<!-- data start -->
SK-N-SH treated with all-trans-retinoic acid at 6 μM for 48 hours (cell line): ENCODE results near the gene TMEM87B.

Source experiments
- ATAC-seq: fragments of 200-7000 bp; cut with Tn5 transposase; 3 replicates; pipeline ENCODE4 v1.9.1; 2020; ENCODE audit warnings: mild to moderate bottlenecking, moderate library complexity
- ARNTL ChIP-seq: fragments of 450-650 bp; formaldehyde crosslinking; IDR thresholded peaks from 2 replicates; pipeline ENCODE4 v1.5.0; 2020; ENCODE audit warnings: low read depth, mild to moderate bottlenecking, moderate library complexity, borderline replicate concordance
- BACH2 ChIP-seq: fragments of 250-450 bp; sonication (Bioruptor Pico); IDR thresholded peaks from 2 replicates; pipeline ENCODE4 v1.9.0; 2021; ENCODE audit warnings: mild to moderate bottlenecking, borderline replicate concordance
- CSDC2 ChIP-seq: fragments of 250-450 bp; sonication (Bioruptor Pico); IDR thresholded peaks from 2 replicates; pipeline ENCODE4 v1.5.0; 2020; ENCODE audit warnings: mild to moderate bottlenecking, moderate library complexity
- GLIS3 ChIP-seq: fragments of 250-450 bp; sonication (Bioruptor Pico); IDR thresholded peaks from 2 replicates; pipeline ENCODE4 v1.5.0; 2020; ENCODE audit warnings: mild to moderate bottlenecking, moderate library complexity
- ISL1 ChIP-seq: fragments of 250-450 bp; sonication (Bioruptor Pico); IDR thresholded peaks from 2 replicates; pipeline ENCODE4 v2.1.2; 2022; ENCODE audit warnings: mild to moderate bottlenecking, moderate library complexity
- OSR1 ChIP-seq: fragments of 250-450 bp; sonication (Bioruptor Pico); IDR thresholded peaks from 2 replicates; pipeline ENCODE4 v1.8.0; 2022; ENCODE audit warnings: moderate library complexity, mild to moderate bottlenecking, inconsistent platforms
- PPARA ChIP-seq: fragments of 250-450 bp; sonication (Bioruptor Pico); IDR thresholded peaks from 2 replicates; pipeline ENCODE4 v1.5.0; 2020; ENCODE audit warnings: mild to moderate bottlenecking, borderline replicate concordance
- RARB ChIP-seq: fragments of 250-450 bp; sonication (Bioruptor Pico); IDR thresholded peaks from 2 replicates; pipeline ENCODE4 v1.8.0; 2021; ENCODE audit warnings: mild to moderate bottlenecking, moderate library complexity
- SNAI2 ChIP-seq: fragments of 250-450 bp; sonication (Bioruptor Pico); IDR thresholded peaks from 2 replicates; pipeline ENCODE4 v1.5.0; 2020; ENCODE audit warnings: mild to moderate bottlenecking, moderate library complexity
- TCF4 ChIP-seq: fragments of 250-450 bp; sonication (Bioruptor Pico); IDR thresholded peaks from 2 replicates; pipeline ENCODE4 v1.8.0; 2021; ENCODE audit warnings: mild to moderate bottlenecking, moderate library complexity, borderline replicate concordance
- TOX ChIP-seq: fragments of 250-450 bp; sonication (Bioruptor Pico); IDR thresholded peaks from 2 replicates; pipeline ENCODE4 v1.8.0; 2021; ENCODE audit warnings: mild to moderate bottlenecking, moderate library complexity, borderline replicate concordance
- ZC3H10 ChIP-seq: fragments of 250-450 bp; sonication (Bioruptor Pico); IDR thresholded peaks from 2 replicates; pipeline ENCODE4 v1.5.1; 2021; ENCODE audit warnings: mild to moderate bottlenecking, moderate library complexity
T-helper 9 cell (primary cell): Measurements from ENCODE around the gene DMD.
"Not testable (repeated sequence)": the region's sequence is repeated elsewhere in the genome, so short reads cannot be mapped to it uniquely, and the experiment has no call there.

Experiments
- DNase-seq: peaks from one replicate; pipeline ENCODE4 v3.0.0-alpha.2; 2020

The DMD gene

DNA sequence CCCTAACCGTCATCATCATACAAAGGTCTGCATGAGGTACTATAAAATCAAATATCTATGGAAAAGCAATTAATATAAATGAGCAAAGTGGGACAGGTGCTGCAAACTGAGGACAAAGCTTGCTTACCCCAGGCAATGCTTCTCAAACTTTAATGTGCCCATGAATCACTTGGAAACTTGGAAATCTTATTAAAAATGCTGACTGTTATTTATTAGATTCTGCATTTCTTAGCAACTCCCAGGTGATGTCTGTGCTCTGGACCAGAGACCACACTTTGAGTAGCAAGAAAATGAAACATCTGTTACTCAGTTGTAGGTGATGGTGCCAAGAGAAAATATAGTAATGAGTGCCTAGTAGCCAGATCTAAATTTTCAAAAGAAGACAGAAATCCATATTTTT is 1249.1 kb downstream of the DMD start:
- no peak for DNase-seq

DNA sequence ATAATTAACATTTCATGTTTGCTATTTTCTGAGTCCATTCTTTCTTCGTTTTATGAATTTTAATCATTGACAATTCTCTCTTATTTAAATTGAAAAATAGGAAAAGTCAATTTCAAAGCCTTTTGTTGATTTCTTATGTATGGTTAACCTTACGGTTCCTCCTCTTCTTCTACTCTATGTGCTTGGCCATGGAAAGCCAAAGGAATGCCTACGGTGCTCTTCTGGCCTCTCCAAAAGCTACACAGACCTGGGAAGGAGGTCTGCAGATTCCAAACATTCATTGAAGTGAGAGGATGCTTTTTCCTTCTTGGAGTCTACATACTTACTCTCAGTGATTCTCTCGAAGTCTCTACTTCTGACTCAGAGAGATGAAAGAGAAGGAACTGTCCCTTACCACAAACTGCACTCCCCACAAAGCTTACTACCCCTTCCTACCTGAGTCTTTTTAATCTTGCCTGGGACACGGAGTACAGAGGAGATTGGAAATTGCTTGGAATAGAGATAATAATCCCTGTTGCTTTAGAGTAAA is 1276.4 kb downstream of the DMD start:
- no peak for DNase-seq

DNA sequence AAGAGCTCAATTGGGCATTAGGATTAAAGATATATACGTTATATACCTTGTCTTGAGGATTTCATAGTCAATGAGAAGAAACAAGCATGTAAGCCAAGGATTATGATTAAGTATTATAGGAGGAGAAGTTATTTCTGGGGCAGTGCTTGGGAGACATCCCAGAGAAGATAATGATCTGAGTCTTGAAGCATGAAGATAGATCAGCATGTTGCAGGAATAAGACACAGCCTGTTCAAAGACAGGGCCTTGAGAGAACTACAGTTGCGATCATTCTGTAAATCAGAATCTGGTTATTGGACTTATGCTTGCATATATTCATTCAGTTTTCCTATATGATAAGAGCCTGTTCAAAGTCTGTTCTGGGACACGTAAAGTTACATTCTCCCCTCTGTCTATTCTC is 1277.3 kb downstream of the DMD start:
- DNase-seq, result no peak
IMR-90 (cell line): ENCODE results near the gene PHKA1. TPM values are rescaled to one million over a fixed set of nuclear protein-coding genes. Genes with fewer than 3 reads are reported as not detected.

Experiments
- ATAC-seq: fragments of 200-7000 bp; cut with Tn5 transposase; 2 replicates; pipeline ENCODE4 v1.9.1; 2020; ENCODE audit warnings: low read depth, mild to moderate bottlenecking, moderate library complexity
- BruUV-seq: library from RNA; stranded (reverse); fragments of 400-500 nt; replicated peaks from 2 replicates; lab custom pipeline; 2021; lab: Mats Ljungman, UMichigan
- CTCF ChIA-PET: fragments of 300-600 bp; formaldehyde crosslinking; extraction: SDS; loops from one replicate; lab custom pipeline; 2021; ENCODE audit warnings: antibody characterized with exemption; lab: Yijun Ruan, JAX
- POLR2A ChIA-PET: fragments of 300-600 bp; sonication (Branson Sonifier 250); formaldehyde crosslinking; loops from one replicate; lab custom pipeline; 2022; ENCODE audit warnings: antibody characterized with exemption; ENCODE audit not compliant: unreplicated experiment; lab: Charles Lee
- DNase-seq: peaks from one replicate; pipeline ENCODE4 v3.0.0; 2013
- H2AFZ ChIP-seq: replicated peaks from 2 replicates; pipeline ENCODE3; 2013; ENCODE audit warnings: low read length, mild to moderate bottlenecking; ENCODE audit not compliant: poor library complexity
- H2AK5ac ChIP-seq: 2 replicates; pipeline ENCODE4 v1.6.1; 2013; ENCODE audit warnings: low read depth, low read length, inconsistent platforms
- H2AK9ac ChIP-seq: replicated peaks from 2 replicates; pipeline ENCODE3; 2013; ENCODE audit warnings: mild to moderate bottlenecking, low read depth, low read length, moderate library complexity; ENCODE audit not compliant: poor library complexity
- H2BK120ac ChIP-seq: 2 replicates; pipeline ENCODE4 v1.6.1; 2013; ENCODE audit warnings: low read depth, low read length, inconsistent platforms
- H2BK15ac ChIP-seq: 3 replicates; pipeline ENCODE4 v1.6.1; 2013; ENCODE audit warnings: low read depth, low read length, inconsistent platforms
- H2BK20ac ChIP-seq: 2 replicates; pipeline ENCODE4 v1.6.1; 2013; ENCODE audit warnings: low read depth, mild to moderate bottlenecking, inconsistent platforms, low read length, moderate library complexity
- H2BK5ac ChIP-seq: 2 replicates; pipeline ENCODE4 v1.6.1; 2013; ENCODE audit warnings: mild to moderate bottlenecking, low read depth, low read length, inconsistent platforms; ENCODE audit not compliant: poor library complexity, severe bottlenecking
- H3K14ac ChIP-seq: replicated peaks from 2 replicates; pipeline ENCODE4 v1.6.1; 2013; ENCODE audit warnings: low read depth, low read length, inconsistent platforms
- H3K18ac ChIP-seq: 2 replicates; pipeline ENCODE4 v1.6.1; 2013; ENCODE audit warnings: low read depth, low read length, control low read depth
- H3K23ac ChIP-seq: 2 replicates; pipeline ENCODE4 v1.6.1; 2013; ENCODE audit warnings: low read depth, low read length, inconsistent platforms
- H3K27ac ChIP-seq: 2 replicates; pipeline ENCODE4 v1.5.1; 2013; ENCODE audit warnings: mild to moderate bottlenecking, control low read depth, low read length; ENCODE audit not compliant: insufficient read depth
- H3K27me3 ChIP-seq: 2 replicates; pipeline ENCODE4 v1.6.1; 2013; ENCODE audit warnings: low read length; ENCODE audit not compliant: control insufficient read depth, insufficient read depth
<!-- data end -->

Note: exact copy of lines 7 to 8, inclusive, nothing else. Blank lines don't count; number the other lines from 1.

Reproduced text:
- GLIS3 ChIP-seq: fragments of 250-450 bp; sonication (Bioruptor Pico); IDR thresholded peaks from 2 replicates; pipeline ENCODE4 v1.5.0; 2020; ENCODE audit warnings: mild to moderate bottlenecking, moderate library complexity
- ISL1 ChIP-seq: fragments of 250-450 bp; sonication (Bioruptor Pico); IDR thresholded peaks from 2 replicates; pipeline ENCODE4 v2.1.2; 2022; ENCODE audit warnings: mild to moderate bottlenecking, moderate library complexity